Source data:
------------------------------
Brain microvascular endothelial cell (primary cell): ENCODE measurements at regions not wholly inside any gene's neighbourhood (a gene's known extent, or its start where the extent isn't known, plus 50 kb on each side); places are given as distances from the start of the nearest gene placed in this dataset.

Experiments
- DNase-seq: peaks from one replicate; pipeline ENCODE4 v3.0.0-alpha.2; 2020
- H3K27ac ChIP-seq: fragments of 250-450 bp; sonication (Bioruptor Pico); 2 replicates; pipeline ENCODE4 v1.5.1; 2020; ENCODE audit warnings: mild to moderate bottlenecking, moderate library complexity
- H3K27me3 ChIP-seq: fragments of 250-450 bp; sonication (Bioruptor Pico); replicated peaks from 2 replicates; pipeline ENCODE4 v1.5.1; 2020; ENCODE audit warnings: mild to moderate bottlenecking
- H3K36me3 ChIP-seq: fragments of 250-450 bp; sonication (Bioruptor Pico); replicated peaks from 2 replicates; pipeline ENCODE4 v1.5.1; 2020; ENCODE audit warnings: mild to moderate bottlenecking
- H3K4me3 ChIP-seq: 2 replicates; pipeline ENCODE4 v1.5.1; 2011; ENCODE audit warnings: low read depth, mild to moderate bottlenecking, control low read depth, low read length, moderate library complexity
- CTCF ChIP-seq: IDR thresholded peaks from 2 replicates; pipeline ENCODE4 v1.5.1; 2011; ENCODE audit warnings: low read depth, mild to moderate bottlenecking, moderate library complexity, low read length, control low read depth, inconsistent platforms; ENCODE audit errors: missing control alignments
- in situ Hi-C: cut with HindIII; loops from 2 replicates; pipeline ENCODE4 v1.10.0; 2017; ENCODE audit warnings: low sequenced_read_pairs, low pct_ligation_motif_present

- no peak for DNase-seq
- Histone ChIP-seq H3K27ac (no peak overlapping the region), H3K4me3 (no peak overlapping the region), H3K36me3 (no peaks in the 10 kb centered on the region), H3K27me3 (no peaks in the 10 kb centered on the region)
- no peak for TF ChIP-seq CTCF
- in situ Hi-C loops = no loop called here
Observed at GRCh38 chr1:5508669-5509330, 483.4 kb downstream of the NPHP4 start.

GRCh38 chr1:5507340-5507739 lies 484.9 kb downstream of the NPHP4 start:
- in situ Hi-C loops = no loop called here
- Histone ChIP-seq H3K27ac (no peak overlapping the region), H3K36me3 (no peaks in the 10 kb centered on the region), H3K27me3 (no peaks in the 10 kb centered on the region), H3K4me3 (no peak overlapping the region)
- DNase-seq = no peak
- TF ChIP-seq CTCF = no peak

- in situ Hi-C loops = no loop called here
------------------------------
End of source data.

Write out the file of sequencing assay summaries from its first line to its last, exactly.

Brain microvascular endothelial cell (primary cell): ENCODE measurements at regions not wholly inside any gene's neighbourhood (a gene's known extent, or its start where the extent isn't known, plus 50 kb on each side); places are given as distances from the start of the nearest gene placed in this dataset.

Experiments
- DNase-seq: peaks from one replicate; pipeline ENCODE4 v3.0.0-alpha.2; 2020
- H3K27ac ChIP-seq: fragments of 250-450 bp; sonication (Bioruptor Pico); 2 replicates; pipeline ENCODE4 v1.5.1; 2020; ENCODE audit warnings: mild to moderate bottlenecking, moderate library complexity
- H3K27me3 ChIP-seq: fragments of 250-450 bp; sonication (Bioruptor Pico); replicated peaks from 2 replicates; pipeline ENCODE4 v1.5.1; 2020; ENCODE audit warnings: mild to moderate bottlenecking
- H3K36me3 ChIP-seq: fragments of 250-450 bp; sonication (Bioruptor Pico); replicated peaks from 2 replicates; pipeline ENCODE4 v1.5.1; 2020; ENCODE audit warnings: mild to moderate bottlenecking
- H3K4me3 ChIP-seq: 2 replicates; pipeline ENCODE4 v1.5.1; 2011; ENCODE audit warnings: low read depth, mild to moderate bottlenecking, control low read depth, low read length, moderate library complexity
- CTCF ChIP-seq: IDR thresholded peaks from 2 replicates; pipeline ENCODE4 v1.5.1; 2011; ENCODE audit warnings: low read depth, mild to moderate bottlenecking, moderate library complexity, low read length, control low read depth, inconsistent platforms; ENCODE audit errors: missing control alignments
- in situ Hi-C: cut with HindIII; loops from 2 replicates; pipeline ENCODE4 v1.10.0; 2017; ENCODE audit warnings: low sequenced_read_pairs, low pct_ligation_motif_present

- no peak for DNase-seq
- Histone ChIP-seq H3K27ac (no peak overlapping the region), H3K4me3 (no peak overlapping the region), H3K36me3 (no peaks in the 10 kb centered on the region), H3K27me3 (no peaks in the 10 kb centered on the region)
- no peak for TF ChIP-seq CTCF
- in situ Hi-C loops = no loop called here
Observed at GRCh38 chr1:5508669-5509330, 483.4 kb downstream of the NPHP4 start.

GRCh38 chr1:5507340-5507739 lies 484.9 kb downstream of the NPHP4 start:
- in situ Hi-C loops = no loop called here
- Histone ChIP-seq H3K27ac (no peak overlapping the region), H3K36me3 (no peaks in the 10 kb centered on the region), H3K27me3 (no peaks in the 10 kb centered on the region), H3K4me3 (no peak overlapping the region)
- DNase-seq = no peak
- TF ChIP-seq CTCF = no peak

- in situ Hi-C loops = no loop called here